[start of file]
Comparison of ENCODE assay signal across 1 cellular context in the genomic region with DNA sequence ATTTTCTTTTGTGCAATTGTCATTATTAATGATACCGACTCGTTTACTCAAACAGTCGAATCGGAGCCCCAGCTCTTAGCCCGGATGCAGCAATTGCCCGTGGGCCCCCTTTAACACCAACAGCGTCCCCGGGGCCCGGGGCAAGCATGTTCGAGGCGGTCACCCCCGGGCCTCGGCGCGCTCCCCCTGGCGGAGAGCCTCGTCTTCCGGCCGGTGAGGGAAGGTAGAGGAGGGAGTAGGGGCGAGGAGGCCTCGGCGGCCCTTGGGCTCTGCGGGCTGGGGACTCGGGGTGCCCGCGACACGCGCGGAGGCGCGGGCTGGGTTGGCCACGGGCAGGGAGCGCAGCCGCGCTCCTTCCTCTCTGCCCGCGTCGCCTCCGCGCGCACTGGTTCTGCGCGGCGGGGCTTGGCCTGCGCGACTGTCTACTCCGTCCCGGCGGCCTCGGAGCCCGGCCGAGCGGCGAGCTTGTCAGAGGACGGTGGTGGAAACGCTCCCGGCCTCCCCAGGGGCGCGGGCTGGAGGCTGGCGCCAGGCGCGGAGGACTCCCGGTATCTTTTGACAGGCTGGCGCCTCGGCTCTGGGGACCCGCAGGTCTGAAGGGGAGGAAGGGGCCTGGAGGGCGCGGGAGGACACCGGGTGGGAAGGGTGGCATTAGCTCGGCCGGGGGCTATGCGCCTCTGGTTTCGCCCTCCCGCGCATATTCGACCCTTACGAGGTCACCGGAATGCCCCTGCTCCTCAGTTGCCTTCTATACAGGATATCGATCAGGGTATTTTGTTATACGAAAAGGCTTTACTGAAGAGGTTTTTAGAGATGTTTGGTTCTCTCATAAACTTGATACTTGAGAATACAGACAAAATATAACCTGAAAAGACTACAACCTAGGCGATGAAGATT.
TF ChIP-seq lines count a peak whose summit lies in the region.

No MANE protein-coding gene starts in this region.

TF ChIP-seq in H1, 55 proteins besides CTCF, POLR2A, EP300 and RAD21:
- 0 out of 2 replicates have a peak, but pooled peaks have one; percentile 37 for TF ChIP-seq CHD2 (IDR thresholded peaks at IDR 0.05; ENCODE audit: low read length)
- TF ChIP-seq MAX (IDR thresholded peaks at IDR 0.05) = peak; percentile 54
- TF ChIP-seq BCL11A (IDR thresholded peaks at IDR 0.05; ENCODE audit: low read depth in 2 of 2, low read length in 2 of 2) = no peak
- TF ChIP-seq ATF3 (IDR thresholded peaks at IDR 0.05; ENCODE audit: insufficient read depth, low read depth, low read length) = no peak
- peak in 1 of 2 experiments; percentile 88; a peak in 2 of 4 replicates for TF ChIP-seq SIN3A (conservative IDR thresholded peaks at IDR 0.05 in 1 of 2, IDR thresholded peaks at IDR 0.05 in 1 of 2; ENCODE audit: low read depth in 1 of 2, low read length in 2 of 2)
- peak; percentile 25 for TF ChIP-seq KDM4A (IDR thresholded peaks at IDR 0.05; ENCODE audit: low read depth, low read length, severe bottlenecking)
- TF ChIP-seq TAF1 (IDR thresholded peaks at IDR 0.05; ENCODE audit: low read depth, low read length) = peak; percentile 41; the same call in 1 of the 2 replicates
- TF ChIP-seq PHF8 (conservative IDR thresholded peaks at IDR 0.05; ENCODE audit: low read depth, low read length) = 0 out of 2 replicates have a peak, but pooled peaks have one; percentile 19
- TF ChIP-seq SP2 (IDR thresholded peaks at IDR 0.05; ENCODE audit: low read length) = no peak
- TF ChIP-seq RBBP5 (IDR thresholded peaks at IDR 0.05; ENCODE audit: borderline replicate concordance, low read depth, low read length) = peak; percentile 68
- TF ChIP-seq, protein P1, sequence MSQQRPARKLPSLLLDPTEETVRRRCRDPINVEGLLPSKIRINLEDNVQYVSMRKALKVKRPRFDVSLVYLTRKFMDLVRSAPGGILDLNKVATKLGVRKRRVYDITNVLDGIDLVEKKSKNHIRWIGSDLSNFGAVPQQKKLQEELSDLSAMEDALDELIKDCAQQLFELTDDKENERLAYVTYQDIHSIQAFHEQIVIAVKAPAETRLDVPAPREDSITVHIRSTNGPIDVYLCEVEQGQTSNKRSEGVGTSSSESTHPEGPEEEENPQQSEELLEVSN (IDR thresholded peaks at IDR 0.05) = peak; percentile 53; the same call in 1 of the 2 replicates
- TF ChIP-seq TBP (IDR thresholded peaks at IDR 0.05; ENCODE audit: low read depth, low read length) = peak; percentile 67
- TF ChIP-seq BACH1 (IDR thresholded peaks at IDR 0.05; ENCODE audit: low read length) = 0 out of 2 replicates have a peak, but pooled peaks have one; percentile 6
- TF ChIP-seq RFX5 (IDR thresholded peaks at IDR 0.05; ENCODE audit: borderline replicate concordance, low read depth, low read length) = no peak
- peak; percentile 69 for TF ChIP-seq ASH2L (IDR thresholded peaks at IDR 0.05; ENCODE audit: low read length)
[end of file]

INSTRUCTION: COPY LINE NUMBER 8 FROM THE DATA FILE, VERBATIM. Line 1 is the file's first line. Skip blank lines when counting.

- TF ChIP-seq ATF3 (IDR thresholded peaks at IDR 0.05; ENCODE audit: insufficient read depth, low read depth, low read length) = no peak